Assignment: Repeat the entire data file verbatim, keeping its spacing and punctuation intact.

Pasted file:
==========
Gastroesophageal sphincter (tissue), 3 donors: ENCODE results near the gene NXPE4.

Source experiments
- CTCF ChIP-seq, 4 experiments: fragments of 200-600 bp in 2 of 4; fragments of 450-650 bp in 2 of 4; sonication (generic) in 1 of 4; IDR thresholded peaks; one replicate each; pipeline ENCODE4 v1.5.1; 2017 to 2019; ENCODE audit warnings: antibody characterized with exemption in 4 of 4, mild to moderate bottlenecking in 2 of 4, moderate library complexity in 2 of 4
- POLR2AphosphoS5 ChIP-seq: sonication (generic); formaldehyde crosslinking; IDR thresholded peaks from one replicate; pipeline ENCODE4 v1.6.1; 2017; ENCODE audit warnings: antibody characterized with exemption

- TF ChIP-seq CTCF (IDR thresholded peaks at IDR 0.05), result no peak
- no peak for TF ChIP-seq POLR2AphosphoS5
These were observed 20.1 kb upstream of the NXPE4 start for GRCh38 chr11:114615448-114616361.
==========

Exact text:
Gastroesophageal sphincter (tissue), 3 donors: ENCODE results near the gene NXPE4.

Source experiments
- CTCF ChIP-seq, 4 experiments: fragments of 200-600 bp in 2 of 4; fragments of 450-650 bp in 2 of 4; sonication (generic) in 1 of 4; IDR thresholded peaks; one replicate each; pipeline ENCODE4 v1.5.1; 2017 to 2019; ENCODE audit warnings: antibody characterized with exemption in 4 of 4, mild to moderate bottlenecking in 2 of 4, moderate library complexity in 2 of 4
- POLR2AphosphoS5 ChIP-seq: sonication (generic); formaldehyde crosslinking; IDR thresholded peaks from one replicate; pipeline ENCODE4 v1.6.1; 2017; ENCODE audit warnings: antibody characterized with exemption

- TF ChIP-seq CTCF (IDR thresholded peaks at IDR 0.05), result no peak
- no peak for TF ChIP-seq POLR2AphosphoS5
These were observed 20.1 kb upstream of the NXPE4 start for GRCh38 chr11:114615448-114616361.